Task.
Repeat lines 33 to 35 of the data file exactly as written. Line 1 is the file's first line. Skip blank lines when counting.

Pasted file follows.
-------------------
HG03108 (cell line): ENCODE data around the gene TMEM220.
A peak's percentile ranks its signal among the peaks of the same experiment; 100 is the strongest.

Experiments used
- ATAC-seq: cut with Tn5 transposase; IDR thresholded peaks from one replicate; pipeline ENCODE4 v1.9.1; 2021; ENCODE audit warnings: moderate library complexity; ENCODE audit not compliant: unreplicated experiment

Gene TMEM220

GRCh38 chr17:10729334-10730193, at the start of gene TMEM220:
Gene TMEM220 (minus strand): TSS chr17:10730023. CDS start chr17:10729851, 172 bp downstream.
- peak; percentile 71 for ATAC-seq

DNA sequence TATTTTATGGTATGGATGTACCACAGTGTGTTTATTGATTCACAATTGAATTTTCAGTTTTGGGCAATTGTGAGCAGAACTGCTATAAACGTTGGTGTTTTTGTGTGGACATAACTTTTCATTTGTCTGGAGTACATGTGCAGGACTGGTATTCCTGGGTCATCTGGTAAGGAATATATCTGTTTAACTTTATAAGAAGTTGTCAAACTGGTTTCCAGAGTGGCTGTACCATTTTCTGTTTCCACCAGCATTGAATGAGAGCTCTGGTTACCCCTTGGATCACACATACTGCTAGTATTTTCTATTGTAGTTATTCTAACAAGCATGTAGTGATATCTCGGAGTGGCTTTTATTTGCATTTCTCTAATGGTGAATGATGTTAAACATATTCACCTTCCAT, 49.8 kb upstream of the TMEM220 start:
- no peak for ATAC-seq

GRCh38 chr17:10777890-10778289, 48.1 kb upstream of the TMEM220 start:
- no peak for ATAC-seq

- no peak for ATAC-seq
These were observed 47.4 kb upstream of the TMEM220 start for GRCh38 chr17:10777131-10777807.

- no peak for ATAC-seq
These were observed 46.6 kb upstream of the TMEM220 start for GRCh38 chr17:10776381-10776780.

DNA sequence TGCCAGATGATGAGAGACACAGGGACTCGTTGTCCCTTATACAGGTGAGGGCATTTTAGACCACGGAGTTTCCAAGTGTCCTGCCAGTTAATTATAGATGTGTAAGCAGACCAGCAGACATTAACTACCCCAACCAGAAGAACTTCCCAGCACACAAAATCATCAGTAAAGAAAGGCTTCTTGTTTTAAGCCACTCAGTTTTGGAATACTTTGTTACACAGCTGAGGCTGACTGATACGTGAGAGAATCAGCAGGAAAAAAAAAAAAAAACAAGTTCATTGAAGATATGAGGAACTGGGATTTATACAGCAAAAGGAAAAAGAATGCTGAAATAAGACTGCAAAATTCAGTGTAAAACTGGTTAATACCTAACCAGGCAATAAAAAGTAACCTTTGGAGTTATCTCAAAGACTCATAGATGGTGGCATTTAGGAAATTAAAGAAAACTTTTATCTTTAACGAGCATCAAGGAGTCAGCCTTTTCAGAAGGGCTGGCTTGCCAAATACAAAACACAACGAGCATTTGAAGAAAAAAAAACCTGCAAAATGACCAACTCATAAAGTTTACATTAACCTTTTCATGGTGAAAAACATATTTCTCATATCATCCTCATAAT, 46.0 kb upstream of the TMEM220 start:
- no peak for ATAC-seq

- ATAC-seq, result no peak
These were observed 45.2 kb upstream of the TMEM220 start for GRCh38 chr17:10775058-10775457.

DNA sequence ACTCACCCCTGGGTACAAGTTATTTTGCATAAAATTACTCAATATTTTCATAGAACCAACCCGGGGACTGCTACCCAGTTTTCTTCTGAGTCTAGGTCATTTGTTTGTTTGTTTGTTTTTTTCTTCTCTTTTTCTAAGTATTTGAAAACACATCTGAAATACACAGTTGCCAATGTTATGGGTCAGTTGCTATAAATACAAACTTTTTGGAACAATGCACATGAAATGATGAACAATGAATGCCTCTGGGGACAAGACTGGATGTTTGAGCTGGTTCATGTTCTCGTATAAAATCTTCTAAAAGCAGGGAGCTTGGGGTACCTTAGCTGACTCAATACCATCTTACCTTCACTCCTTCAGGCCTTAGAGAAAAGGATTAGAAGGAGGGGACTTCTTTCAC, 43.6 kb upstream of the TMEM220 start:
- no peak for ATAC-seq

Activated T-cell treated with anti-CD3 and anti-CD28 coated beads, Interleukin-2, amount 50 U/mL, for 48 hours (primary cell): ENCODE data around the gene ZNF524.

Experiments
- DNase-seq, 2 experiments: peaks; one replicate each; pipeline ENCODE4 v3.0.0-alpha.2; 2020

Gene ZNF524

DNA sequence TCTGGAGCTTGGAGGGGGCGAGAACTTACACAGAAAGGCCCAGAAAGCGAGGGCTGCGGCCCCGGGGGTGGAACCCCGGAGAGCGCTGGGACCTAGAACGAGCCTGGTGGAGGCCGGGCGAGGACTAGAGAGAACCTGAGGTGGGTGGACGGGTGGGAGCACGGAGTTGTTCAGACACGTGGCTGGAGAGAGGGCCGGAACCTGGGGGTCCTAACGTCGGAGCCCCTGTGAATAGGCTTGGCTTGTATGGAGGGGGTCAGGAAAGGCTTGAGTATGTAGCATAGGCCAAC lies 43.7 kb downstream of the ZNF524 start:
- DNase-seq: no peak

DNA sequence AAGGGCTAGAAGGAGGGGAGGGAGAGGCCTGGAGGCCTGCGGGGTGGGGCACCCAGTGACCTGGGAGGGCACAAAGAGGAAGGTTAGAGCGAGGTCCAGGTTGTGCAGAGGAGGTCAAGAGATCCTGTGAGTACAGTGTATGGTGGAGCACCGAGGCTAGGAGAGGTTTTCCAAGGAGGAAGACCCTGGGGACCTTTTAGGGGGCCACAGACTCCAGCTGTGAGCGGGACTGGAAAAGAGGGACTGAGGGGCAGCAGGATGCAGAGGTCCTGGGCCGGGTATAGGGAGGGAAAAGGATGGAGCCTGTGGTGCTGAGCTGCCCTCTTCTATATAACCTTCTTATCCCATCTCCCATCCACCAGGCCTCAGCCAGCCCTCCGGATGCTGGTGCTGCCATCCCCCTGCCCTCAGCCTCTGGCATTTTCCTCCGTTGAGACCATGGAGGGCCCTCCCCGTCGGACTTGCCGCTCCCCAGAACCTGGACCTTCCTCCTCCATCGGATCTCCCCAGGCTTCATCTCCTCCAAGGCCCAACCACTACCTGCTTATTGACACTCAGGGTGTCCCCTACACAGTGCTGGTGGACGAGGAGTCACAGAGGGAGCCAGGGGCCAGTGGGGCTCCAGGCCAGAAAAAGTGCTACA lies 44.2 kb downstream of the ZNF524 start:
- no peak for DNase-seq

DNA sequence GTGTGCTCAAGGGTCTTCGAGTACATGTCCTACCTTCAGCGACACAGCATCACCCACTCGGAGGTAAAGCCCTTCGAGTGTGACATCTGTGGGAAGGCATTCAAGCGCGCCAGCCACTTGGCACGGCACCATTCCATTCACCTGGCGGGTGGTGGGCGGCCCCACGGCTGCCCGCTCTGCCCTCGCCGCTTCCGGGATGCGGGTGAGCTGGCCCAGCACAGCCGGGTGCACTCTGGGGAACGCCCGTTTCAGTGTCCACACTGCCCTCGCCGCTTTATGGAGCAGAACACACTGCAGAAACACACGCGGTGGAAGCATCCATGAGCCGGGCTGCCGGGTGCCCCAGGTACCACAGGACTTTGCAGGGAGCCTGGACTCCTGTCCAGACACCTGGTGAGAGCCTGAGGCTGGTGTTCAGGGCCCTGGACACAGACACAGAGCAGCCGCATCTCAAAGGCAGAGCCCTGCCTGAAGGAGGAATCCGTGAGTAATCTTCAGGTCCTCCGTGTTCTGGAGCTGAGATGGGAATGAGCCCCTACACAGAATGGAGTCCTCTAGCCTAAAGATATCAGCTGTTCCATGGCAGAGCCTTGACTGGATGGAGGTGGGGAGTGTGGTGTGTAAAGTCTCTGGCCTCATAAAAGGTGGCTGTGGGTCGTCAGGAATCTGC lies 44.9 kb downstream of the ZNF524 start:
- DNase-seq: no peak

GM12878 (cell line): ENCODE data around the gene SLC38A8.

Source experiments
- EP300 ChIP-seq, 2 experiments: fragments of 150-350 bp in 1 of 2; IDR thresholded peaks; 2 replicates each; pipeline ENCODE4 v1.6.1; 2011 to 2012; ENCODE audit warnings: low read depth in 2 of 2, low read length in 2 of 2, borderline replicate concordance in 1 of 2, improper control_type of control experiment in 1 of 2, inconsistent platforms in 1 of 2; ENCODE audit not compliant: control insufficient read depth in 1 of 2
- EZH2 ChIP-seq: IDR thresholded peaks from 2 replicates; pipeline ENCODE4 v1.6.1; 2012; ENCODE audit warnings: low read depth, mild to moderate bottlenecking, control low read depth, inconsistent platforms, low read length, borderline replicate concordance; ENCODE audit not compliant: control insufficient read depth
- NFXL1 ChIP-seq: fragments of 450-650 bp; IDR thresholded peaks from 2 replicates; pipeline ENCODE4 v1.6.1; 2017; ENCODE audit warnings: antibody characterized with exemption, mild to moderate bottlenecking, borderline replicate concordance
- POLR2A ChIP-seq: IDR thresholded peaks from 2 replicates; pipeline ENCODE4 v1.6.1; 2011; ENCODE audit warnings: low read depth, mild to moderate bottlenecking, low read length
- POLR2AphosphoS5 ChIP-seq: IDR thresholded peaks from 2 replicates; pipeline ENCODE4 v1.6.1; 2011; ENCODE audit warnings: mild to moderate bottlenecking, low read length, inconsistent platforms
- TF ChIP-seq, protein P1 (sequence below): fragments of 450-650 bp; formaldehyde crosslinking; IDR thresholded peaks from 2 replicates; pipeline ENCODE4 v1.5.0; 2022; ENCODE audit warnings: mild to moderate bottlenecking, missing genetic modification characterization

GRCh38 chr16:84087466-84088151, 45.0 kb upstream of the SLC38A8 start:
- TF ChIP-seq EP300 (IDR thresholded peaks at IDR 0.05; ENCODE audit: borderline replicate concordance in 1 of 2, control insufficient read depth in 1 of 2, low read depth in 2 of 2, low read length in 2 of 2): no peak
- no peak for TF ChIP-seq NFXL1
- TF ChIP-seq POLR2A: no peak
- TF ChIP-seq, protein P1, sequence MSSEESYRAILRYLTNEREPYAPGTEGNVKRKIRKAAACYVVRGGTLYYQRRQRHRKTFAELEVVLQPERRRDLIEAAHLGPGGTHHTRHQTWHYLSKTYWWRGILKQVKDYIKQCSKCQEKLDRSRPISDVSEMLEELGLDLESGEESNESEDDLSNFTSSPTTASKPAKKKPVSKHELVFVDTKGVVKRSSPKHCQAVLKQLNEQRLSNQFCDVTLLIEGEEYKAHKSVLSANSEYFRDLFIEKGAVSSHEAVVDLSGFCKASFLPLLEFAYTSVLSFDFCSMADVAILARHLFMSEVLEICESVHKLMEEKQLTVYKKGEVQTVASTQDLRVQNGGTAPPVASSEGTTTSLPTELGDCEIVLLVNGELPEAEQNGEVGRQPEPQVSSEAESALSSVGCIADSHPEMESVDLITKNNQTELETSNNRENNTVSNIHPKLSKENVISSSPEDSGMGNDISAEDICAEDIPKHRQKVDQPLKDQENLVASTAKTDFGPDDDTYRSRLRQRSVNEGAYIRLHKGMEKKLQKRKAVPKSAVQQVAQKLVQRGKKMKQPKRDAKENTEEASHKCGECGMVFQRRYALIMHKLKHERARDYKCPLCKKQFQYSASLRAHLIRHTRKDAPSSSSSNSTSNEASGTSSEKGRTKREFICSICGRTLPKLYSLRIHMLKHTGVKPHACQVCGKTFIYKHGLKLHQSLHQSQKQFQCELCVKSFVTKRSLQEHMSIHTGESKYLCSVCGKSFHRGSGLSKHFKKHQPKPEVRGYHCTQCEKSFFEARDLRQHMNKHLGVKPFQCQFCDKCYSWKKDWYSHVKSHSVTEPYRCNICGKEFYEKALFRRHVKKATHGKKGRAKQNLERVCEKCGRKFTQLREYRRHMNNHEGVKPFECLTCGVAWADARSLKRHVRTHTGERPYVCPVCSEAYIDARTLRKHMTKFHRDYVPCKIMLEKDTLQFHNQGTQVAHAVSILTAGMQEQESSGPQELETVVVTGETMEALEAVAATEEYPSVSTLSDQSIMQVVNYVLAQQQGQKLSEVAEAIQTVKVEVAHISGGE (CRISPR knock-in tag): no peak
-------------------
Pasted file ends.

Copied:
GM12878 (cell line): ENCODE data around the gene SLC38A8.

Source experiments
- EP300 ChIP-seq, 2 experiments: fragments of 150-350 bp in 1 of 2; IDR thresholded peaks; 2 replicates each; pipeline ENCODE4 v1.6.1; 2011 to 2012; ENCODE audit warnings: low read depth in 2 of 2, low read length in 2 of 2, borderline replicate concordance in 1 of 2, improper control_type of control experiment in 1 of 2, inconsistent platforms in 1 of 2; ENCODE audit not compliant: control insufficient read depth in 1 of 2